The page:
My rude wake up call on how racism helps partriachy

The most challenging part about being an activist is that people create, and expect you to fit into certain boxes. The problem with me is that I am not a ventriloquist. I don’t like being put into boxes or to speak in ‘choreographed’ tones and therefore more often than not I do end up offending or disappointing some people but I can live with that. When you put yourself into the line of fire you can’t complain when the bullets come flying your way. If you catch one and bleed it’s just another day in the office. So, my attitude, when life happens, is to shape up or ship out. Mostly, I shape up. For me, the worst bullet is to have to fight another woman.

This past week, a racist online encounter made me realize that all these years my feminism has been naive, and deliberately oblivious to the complexity of the intersectionality of race and patriarchy in Africa. It was my own rude wake up call on how racism can impede feminism and aid patriarchy, presenting a double barreled problem for me as a feminist. I have always been a two pronged approach feminist activist i.e. (1) advocating for the unconditional empowerment of women (2) criticizing, and creating conversations about toxic governance in Africa. The latter naturally because of the cognizance that public policy and governance play a critical role in the empowerment of women.

However, a sub part of my activism now includes campaigning for racial equality and I will now attempt to explain.

In Africa, a caucasian woman is more likely to be educated and have more opportunities for economic empowerment than a woman of colour. In case of both having the same education, a caucasian woman is more likely to get a job over a woman of colour. This makes white women, just by virtue of their race, more powerful than their black counterparts and pits women against each other before they can join hands to face patriarchy. That white supremacy aspect stems from Africa’s racist and colonial past.

Africa’s history shows black people at the receiving end of racial brutality by the murderous colonial masters and architects of white supremacy. Racism has however evolved and become more subtle and blurred. It has now taken the form of white supremacy and black people continue to suffer from systems that were set up colonial masters to be exclusionary and discriminatory.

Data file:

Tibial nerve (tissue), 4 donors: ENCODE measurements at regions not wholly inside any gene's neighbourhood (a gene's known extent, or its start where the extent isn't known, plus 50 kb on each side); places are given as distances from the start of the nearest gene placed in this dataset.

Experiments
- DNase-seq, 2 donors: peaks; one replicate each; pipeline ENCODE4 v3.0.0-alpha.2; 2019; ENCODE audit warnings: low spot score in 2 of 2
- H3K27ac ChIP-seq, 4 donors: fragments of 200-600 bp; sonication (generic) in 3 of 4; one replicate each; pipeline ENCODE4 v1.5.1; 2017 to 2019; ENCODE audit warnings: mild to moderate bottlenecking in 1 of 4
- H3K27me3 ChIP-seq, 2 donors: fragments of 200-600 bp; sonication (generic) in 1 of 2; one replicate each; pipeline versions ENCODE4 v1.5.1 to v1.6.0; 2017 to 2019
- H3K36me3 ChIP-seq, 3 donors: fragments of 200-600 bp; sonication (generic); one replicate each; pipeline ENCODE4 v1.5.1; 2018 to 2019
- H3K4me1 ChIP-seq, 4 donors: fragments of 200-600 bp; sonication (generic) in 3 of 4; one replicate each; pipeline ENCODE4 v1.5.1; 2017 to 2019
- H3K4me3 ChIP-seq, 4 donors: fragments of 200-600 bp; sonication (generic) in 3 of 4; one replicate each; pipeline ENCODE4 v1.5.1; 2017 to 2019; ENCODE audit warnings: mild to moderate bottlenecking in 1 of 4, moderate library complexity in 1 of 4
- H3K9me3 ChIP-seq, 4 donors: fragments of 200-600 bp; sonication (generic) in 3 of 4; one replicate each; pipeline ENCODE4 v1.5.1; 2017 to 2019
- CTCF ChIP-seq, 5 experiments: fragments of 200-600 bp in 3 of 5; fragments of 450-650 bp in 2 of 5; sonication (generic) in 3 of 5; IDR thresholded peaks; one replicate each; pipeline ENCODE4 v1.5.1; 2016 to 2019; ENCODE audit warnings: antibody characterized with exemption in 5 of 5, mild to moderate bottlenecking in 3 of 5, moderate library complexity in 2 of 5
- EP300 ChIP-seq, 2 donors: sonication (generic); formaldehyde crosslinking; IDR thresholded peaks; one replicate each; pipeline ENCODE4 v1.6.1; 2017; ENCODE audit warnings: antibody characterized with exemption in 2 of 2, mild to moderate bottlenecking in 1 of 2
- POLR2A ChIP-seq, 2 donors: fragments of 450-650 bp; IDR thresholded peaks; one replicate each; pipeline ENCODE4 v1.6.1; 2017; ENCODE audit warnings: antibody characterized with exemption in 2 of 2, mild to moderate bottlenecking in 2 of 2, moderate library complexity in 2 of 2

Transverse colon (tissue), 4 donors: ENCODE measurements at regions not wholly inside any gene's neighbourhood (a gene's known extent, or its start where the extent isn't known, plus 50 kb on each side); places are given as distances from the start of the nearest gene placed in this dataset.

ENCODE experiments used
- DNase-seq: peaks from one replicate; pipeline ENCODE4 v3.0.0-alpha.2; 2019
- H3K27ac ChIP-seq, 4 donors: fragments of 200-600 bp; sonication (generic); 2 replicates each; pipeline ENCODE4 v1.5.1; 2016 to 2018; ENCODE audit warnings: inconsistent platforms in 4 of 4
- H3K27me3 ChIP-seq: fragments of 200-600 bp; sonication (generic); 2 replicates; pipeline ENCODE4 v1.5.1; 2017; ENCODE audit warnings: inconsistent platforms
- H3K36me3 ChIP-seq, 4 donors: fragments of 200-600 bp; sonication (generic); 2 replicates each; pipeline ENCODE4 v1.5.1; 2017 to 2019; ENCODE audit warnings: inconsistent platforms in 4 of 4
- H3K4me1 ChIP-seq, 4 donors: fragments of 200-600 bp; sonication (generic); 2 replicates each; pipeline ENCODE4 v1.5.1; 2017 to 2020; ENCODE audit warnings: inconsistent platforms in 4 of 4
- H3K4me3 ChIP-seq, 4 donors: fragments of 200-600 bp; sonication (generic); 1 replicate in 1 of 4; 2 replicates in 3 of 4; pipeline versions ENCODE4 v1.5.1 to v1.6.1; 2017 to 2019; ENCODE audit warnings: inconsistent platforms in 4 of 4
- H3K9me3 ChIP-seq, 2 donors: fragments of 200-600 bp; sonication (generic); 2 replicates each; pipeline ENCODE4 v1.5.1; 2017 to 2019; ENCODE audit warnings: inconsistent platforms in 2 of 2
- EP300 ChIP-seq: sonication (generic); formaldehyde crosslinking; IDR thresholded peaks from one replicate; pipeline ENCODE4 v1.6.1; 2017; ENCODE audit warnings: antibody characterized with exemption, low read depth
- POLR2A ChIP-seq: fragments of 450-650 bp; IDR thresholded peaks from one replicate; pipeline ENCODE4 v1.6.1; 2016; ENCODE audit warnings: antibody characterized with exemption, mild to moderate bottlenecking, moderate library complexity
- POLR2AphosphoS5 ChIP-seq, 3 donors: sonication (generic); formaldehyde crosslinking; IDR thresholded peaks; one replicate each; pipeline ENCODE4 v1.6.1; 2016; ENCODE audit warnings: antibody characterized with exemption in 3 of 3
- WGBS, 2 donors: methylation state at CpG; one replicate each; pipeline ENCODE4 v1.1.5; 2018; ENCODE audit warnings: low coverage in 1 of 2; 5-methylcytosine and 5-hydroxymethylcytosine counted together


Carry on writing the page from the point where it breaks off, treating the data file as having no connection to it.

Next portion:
This is done via systematic annihilation of black advancement through imperialist capitalism and unwritten simple but effective tactics such as the majority of blacks not getting certain opportunities and therefore only able to progress to a certain level and thus maintaining the racial supremacy status quo.

I have recently been a lobbyist for African governments to use constitutional means to enable their people to achieve racial equality peacefully. That also involves having to speak out against my own people (and by that I mean black people) when they employ violence against white Africans in the name of protest and/or campaigning for racial equality. My doing so can, however, be misconstrued as being an apologist for the remaining blatant racists. Moreso, I am expected to be sympathetic to women racists just because I am a feminist.

I am not an apologist for racists. I advocate for non-violent lobbying to force governments to address the structural disenfranchisement of black people in Africa – which primarily came as a result of racism.

Having lived in South Africa and now living in Europe in addition to being a netizen, I noticed that some white people, for lack of a better phrase, always remark that ‘black people complain too much about racism’. I will therefore now speak as a black person; we complain too much because injustice hurts more the people at the receiving end than the perpetrators.

Race is always made an elephant in the room. You can’t really discuss race without being branded ‘the racist’. People are very quick to want to close the conversation as ‘uncomfortable’. ‘Oh do not mention the word black or white we are all just people’. But the reality is we are in fact different races and there is beauty in that diversity but the beauty is marred by racism and racial injustice. 

Race is not an elephant in the room. It’s a reality and that makes it harder for me as a black woman not to speak out against women racists in the name of feminism. I have to call out racists even if they are women. This makes me ‘the bad guy’ but it’s all in a day’s work for a black feminist. Whenever a feminist criticizes another woman the context of their criticism is often ignored and their feminism is fictitiously found wanting.

But I believe that having an honest and objective conversation is a positive step towards acknowledging and addressing racism. Pretending that ‘we have come a long way’ and therefore things will work themselves out is a dangerous approach which, in broad terms, is causing violence in sub Saharan Africa  (in South Africa where violent ‘decolonization’ protests are happening and Zimbabwe where Robert Mugabe used racial inequality as justification to initiate illegal land grabbing from white Zimbabweans).

In unstable environments, women, black or white, tend to face more violence than men. So while racism and patriarchy is a double edged sword for black women, when the racism leads to violence, violence becomes a sharp sword against women in general.

All this presents a complex dilemma for me as a feminist because when faced with having to make a choice I will attack racism first irregardless of the perpetrator’s gender and even if by so doing I will help patriarchy.


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